Good advice from Charlie Osborne at ZDNet: http://zd.net/2oenBgW.
If you have something you would like to keep secret, whether it is your income tax return, your bet list you give to your bookie, or your wife’s or girlfriend’s (or both!) sizes needed for Christmas gifts, Hider 2 is the application you need. It keeps your data locked up and protected with password protection. Nobody gets into the app or your data without your password. It also optionally hides your file(s) and folder(s) so that they are invisible to Macintosh Finder, Spotlight, and other Mac applications. Family members who share your computer or online spies who access it remotely will not find or decode files that have been encrypted and hidden with Hider 2.
In short, as mentioned on the application’s web site, “Hider 2 is the Fort Knox of digital storage. Anything and everything you hide with Hider 2 is tightly locked up and hidden, making it ultra-secure.”
Senate lawmakers voted Thursday to repeal a historic set of rules aimed at protecting consumers’ online data from their own Internet providers, in a move that could make it easier for broadband companies to sell and share their customers’ usage information for advertising purposes. You can thank your senators for giving away your privacy and helping businesses (that probably contributed campaign funds to the politicians) track your every online movement.
U.S. senators voted 50 to 48 to approve a joint resolution from Sen. Jeff Flake (R-Ariz.) that would prevent the Federal Communications Commission’s privacy rules from going into effect. The resolution also would bar the FCC from ever enacting similar consumer protections. It now heads to the House.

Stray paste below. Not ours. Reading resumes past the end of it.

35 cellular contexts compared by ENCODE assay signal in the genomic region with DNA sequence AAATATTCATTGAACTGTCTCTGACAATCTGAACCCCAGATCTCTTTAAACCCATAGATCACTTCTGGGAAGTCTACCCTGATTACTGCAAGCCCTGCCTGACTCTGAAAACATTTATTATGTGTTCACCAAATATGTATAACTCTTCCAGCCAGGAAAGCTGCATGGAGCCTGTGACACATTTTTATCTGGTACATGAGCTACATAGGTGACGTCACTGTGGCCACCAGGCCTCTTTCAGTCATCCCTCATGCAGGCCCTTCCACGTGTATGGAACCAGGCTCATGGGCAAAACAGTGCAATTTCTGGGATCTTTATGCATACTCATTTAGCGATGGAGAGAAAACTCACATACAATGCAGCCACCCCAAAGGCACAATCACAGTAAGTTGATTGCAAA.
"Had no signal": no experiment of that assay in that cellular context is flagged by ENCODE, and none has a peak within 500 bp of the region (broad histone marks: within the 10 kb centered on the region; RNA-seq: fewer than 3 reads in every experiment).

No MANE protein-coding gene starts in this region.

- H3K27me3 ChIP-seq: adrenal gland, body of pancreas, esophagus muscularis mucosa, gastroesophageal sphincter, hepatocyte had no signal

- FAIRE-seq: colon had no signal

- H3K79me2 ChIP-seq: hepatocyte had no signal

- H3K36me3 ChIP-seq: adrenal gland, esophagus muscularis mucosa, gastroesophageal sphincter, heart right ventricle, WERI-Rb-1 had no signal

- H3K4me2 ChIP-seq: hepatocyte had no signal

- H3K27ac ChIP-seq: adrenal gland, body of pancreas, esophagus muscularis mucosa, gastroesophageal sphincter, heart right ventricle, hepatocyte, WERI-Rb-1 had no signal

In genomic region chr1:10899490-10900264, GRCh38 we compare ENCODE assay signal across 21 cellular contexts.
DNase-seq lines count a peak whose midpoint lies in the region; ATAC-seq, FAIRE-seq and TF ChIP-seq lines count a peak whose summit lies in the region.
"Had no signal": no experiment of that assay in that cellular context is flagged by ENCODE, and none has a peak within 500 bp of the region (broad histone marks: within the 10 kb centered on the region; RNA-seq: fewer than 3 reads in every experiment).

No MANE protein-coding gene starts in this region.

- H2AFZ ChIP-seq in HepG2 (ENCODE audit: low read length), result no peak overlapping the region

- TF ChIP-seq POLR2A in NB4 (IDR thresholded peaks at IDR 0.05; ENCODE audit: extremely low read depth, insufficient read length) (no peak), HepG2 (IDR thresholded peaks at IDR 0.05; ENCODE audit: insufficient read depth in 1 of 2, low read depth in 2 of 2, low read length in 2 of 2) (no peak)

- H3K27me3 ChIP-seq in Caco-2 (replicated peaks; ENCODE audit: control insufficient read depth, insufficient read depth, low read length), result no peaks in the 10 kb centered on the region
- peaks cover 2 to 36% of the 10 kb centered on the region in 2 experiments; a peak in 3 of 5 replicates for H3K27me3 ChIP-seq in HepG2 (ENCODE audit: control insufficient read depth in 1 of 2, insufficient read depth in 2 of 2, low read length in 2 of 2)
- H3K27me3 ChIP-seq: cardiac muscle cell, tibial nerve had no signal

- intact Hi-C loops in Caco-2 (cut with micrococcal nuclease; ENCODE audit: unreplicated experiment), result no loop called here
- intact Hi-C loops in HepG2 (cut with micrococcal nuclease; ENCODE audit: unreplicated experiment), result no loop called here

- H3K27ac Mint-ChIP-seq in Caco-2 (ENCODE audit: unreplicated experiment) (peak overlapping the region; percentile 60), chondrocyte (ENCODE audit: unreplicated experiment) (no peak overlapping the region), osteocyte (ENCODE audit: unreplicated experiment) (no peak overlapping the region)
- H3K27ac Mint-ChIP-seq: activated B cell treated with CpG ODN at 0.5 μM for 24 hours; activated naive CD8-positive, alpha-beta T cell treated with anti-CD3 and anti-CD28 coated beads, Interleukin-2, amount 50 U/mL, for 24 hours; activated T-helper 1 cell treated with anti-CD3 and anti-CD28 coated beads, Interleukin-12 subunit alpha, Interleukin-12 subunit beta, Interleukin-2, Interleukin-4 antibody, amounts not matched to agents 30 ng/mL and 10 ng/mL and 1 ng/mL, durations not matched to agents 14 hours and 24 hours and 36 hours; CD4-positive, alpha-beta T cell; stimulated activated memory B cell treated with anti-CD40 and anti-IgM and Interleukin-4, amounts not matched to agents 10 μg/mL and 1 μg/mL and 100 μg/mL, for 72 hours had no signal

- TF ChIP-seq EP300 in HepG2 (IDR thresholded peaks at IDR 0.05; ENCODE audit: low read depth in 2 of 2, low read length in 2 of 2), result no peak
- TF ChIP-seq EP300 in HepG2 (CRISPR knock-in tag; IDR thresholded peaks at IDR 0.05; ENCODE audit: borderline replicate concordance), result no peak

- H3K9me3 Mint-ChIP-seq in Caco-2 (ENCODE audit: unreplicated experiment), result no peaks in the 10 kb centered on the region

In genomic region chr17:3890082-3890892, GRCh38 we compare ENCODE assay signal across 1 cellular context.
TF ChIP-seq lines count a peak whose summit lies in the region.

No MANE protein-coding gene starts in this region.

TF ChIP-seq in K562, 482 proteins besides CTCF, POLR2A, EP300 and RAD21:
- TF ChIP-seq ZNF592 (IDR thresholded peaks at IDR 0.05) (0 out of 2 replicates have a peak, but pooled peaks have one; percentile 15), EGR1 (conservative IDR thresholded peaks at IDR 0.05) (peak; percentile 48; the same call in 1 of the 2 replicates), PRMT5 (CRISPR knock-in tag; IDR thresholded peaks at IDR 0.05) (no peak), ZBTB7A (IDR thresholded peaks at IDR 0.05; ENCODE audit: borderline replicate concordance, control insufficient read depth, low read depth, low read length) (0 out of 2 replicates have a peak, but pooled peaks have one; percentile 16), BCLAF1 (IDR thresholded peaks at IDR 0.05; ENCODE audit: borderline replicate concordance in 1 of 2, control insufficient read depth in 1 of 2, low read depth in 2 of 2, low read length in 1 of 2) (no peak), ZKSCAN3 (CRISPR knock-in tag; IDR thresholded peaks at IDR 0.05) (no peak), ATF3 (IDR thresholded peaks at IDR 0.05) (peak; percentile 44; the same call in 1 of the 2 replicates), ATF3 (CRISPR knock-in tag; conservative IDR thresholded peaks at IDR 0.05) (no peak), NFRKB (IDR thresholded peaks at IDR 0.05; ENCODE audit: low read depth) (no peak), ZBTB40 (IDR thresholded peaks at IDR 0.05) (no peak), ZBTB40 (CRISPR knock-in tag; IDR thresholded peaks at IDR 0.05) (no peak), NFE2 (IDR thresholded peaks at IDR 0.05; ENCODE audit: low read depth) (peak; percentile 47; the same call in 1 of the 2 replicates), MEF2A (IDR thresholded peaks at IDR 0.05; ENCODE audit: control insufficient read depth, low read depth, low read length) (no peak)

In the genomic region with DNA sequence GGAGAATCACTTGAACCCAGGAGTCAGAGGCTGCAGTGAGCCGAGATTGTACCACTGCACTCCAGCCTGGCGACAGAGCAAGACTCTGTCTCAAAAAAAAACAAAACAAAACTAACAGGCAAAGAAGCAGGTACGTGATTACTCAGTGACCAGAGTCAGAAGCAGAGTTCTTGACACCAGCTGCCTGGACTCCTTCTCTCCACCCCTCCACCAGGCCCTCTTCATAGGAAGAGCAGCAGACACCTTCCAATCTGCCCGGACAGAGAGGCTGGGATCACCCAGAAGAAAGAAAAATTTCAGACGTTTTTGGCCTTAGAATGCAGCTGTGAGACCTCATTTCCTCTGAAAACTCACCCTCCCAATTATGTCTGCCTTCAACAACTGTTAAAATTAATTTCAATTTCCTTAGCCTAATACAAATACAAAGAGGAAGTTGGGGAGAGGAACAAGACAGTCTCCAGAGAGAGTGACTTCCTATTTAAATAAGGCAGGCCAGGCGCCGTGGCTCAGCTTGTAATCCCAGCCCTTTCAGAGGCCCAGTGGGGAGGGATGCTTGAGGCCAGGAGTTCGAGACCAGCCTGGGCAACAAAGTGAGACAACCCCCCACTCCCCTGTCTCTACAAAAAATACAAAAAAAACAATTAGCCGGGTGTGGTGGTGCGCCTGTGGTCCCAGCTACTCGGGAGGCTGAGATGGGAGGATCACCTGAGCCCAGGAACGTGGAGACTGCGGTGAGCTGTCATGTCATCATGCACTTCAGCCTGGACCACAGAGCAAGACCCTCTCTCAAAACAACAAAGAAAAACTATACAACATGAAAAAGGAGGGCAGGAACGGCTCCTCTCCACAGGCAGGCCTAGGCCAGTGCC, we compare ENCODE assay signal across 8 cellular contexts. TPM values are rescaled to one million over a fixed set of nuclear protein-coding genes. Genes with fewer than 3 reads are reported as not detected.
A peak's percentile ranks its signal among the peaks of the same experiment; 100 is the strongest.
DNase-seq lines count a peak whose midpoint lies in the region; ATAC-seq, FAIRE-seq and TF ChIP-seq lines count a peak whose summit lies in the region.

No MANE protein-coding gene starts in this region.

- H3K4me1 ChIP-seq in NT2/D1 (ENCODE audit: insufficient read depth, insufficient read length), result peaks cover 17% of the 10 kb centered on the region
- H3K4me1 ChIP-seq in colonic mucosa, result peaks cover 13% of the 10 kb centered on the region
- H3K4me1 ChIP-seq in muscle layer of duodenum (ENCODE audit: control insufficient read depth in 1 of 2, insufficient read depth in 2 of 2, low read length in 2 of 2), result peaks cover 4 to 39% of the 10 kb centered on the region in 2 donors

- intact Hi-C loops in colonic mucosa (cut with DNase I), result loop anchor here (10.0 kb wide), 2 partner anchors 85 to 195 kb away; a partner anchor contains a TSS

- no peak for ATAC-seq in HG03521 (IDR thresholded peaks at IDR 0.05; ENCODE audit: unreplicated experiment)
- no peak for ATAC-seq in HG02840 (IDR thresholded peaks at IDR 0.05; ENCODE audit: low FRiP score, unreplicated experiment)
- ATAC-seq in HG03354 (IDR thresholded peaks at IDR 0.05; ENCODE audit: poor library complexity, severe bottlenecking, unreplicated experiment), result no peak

You can find dozens of stories about this stupid bit of legislation by starting at http://bit.ly/2nee7D4.
NOTE: Most of the online tracking can be blocked by using a VPN. That makes your web use invisible to your Internet service provider and to most everyone else. This piece of legislation is just one more reason why you should use a VPN all the time, regardless of the politician’s disdain for your privacy.
At the Pwn2Own 2017 hacking event, Microsoft’s Edge browser proved itself to be the least secure browser at the event, after it was hacked no less than five times. Google’s Chrome browser, on the other hand, remained unhackable during the contest.
You can read all about it in Tom’s Hardware at: http://www.tomshardware.com/news/pwn2own-2017-microsoft-edge-hacked,33940.html
Which web browser are YOU using?
Internet Service Providers (ISPs) have a history of invading their customers’ privacy until they caught at it. History has shown that ISPs in the past have sold data to marketeers (and apparently still do that), hijacked customers’ searches and directed them to paid advertising sites instead, inserted ads into web pages you view which did not contain advertising otherwise, and performed other objectionable things to your web usage.